By Katharine Mieskowski, Bay Citizen
Public schools in Oakland are looking for major kitchen remodeling with a measure on the November ballot.
Along with seismic upgrades and lead-paint removal, the bonds could help underwrite a planned overhaul of kitchen facilities in the district, including building a new central kitchen in West Oakland. It’s part of an ongoing effort to improve the food the district serves to students, some 70 percent of whom are eligible for free or reduced-priced meals.
Oakland has made strides toward serving healthier and fresher food in recent years. For instance, the district now buys more fresh fruits and vegetables from within 250 miles of Oakland. There are salad bars at 67 schools.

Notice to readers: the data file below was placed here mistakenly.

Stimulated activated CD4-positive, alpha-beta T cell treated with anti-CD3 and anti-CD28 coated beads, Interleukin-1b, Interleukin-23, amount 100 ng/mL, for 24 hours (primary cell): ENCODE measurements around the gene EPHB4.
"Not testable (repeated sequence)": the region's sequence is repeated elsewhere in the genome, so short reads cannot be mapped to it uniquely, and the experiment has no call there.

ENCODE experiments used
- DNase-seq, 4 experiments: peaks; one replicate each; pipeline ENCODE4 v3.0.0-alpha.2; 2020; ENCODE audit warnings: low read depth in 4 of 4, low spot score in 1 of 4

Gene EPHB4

But it’s infrastructure, not ingredients, that’s become the biggest barrier to making lunches healthier and tastier. Many schools have antiquated kitchens — if they have a kitchen at all.
“It’s a very attractive museum of kitchen dinosaurs,” said Zenobia Barlow, executive director of the Center for Ecoliteracy, a nonprofit advocacy group.
The facilities limit what food can be served.
“A lot of what is served is processed and prepackaged and frozen,” said Ruth Woodruff, who has a first-grader and a fourth-grader attending Chabot Elementary School. “It gets unwrapped and put on trays and heated.” Continue reading